US8269783B2 (en) 1999-08-25 2012-09-18 Avocent Redmond Corporation KVM switch including a terminal emulator
GB2363482B (en) * 2000-06-15 2003-01-15 Yair Zadik Remote control unit
GB2363482A (en) * 2000-06-15 2001-12-19 Yair Zadik Remote control unit for computer
US20030028827A1 (en) * 2001-08-06 2003-02-06 Gray Peter Daniel Method and apparatus for monitoring a computing device
US7178228B2 (en) * 2002-01-18 2007-02-20 International Business Machines Corporation Method for deterring snooping of data in digital data processing systems
US20060026826A1 (en) * 2002-01-18 2006-02-09 International Business Machines Corporation Method and apparatus for deterring snooping of data in digital data processing systems
US7432619B2 (en) 2003-09-24 2008-10-07 Belkin International, Inc. Distance extender
US7259482B2 (en) 2003-09-24 2007-08-21 Belkin International, Inc. Distance extender and method making use of same
US8009173B2 (en) 2006-08-10 2011-08-30 Avocent Huntsville Corporation Rack interface pod with intelligent platform control
US8427489B2 (en) 2006-08-10 2013-04-23 Avocent Huntsville Corporation Rack interface pod with intelligent platform control
US20080313269A1 (en) * 2007-06-13 2008-12-18 Microsoft Corporation Remoting of Console Operating in a Multi-Session Environment

Similar Documents

Publication Publication Date Title
US4524244A (en) Digital and voice telecommunication apparatus
US4710949A (en) Telephone line fault locating device
US5790656A (en) Data access arrangement with telephone interface
US6295356B1 (en) Power feed for network devices
USRE42590E1 (en) Telephone line coupler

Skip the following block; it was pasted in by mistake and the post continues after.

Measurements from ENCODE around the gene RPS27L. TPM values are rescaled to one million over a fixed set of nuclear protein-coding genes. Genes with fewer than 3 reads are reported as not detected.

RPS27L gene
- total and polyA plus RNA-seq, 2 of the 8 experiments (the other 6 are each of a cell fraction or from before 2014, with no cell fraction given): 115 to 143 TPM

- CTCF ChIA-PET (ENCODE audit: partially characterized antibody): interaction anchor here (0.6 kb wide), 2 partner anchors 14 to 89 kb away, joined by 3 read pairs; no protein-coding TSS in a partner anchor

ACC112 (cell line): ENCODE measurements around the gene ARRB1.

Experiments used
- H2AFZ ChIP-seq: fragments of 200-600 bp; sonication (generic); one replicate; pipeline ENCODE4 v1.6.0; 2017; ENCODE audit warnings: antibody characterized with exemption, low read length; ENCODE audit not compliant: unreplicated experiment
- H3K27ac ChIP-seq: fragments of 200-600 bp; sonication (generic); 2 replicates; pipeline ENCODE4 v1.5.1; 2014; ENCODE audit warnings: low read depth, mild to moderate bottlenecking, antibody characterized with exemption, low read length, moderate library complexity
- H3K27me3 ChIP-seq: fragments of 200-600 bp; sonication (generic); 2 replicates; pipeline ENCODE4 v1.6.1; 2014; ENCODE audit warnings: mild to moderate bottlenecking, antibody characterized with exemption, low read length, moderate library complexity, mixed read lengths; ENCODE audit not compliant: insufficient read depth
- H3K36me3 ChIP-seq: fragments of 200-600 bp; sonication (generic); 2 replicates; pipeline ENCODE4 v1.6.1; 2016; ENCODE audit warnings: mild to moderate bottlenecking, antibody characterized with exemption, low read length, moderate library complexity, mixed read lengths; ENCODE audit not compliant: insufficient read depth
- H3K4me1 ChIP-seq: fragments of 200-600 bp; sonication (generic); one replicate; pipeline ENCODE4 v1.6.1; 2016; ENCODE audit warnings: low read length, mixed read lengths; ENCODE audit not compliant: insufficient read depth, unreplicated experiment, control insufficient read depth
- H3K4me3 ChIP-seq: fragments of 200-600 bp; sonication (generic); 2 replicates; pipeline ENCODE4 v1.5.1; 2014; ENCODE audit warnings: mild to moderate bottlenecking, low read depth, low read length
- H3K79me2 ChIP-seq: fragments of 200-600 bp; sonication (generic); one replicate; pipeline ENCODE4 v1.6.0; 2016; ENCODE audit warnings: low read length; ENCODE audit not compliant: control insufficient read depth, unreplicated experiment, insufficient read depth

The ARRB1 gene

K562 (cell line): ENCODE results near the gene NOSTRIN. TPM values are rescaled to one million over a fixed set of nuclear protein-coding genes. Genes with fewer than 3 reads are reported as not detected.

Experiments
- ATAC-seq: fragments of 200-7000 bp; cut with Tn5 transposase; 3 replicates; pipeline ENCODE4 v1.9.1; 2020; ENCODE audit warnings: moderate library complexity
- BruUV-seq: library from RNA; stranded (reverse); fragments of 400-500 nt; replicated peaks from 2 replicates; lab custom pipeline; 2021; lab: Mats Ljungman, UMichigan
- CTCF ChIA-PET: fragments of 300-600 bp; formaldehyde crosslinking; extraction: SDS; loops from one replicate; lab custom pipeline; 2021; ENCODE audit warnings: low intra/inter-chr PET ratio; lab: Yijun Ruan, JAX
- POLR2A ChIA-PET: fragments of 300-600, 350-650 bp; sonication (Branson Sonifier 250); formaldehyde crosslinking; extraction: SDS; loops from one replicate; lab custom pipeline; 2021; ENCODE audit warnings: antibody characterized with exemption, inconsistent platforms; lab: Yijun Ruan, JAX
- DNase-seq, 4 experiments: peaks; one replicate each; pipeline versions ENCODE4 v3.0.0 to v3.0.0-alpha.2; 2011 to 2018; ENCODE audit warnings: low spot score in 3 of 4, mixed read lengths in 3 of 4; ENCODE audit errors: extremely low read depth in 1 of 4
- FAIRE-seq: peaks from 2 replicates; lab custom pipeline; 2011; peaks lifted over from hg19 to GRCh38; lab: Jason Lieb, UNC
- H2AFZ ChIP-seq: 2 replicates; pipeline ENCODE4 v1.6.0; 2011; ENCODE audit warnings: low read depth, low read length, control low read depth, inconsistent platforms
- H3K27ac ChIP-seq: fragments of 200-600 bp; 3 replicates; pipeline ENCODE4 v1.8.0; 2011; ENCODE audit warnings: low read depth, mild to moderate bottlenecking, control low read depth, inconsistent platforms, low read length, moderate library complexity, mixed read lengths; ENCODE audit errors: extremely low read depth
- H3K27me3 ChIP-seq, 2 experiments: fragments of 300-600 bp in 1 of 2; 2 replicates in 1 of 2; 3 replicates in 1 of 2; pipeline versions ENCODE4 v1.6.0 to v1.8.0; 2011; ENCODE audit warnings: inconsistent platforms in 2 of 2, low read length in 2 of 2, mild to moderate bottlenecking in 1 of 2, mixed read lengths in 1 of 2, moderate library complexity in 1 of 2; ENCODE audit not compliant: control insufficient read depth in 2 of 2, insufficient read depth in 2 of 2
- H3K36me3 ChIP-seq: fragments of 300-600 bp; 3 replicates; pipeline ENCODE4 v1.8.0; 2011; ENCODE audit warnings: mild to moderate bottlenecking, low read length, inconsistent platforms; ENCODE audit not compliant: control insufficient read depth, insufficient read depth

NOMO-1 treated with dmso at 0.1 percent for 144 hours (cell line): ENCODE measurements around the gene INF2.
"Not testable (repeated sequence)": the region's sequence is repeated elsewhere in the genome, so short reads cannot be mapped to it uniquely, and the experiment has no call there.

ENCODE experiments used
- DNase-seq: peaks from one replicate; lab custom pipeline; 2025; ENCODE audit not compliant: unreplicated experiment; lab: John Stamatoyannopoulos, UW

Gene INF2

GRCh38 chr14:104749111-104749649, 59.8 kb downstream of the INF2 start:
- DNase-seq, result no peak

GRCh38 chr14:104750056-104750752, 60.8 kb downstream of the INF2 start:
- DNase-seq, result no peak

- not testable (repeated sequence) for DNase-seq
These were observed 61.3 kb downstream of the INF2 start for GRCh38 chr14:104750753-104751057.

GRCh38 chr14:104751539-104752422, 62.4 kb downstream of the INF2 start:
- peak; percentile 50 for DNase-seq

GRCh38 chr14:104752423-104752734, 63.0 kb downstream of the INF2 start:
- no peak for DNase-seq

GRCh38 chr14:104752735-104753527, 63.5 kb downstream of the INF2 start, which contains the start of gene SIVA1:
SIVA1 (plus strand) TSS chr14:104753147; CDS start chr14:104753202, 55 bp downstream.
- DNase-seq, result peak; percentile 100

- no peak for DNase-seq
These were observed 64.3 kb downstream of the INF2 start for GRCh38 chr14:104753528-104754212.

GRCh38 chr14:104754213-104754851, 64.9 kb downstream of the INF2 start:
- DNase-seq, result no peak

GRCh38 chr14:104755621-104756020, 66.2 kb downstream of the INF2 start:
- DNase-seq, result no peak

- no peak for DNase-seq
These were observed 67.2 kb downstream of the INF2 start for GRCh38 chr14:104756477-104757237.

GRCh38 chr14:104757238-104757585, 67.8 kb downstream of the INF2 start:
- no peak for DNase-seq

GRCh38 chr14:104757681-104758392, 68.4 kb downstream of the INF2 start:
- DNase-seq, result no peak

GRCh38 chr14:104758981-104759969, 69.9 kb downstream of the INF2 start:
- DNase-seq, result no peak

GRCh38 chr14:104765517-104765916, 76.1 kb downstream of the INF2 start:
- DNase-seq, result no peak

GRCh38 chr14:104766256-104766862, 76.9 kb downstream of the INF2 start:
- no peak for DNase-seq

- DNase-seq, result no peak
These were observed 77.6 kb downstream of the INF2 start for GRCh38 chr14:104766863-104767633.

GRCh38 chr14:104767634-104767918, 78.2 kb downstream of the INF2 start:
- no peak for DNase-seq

US4046972A (en) Key telephone station set circuit
US5369687A (en) Apparatus for electrically isolating a telephone line from a data device
US5799062A (en) Systems and methods for integrating telephone and security devices
EP0663127B1 (en) Shared common in-house wiring to permit multiple telephone carriers to serve the same customer
US4196317A (en) Telephone intercom system
CA1202742A (en) Loop-start/ground-start line interface circuit
US5142569A (en) Apparatus for selectively enabling subscriber device to respond to ringing signal in dependence upon ringing cadence
US5323461A (en) Telephone line interface circuit with voltage switching
US4444999A (en) Automatic electronic disconnector for subscriber terminal equipment
US4490583A (en) Plural line telephone controller
US5133006A (en) Combination interface circuit for coupling a digital loop carrier telephone system
US5721774A (en) Longitudinally balanced, dual voltage line-feed circuit
JP2754514B2 (en) Circuit protection circuit
US4640989A (en) Communications unit for executive work station
EP0129843A2 (en) Multiparty line adaptor with privacy feature
US4514595A (en) Active impedance line feed circuit
US4621170A (en) Means of transmitting signals along a line while also providing a direct voltage source
CA1069634A (en) Hold circuit for telephone
CA1216906A (en) Line powered modem
US4575584A (en) Fail-safe digital phone

Legal Events

Date Code Title Description
AS Assignment

Owner name: BELL TELEPHONE LABORATORIES, INCORPORATED; 600 MOU

Free format text: ASSIGNMENT OF ASSIGNORS INTEREST.;ASSIGNORS:REDMAN, BRIAN E.;WOODS, GORDON D.;REEL/FRAME:003994/0185

Effective date: 19820302

Owner name: BELL TELEPHONE LABORATORIES, INCORPORATED,NEW JERS

Free format text: ASSIGNMENT OF ASSIGNORS INTEREST;ASSIGNORS:REDMAN, BRIAN E.;WOODS, GORDON D.;REEL/FRAME:003994/0185

Effective date: 19820302

STCF Information on status: patent grant

Free format text: PATENTED CASE

FPAY Fee payment

Year of fee payment: 4

FPAY Fee payment

Year of fee payment: 8

FPAY Fee payment

Year of fee payment: 12